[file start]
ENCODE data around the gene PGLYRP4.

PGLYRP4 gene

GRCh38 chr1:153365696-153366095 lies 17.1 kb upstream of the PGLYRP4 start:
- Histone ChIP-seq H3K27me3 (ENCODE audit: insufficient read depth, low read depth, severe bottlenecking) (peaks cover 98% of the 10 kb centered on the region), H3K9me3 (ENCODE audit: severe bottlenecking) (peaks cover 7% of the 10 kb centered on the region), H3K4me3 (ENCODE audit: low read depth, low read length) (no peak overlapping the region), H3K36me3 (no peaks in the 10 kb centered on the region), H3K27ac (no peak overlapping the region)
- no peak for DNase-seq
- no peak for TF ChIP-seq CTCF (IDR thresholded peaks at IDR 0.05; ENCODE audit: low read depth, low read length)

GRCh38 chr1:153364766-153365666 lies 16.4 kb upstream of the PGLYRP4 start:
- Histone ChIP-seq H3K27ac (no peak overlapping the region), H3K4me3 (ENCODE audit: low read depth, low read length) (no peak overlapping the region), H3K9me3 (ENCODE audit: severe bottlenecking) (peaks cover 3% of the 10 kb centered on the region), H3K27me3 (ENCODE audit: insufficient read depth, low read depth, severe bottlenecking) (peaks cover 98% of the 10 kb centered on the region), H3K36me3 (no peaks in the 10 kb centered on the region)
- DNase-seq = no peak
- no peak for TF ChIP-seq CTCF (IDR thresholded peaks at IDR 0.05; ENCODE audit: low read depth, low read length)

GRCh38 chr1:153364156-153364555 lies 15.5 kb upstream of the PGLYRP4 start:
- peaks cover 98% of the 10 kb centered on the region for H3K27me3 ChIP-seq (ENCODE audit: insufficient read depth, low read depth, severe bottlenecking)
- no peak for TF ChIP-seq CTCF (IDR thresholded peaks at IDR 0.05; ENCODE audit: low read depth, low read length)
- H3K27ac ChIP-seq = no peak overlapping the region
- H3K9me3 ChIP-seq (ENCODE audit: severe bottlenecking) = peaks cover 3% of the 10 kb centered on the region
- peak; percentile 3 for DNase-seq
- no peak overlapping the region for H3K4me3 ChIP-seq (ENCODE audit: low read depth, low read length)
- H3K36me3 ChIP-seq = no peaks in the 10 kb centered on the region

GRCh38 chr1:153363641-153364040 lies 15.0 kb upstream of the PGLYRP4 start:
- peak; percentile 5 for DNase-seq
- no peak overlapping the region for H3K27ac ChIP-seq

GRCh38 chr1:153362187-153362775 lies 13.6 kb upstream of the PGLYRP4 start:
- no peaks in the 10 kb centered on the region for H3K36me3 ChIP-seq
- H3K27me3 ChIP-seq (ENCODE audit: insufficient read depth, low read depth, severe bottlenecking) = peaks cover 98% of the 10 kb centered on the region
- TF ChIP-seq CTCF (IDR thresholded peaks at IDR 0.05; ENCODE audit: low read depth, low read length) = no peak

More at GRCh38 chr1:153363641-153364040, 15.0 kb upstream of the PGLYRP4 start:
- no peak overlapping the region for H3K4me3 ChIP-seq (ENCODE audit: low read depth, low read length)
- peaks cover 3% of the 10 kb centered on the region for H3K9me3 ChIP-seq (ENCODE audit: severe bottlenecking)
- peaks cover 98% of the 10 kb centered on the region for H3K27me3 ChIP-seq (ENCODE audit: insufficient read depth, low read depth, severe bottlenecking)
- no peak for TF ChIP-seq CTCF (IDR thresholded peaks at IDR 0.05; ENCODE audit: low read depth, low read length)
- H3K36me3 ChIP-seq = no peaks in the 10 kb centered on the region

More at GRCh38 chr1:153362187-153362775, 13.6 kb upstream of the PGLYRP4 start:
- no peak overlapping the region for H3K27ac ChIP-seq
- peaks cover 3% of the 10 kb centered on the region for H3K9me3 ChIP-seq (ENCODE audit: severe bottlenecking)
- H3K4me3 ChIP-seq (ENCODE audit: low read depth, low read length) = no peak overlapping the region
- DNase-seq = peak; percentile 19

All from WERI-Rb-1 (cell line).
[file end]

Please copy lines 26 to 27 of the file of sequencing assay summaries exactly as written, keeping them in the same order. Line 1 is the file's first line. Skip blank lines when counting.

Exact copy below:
More at GRCh38 chr1:153363641-153364040, 15.0 kb upstream of the PGLYRP4 start:
- no peak overlapping the region for H3K4me3 ChIP-seq (ENCODE audit: low read depth, low read length)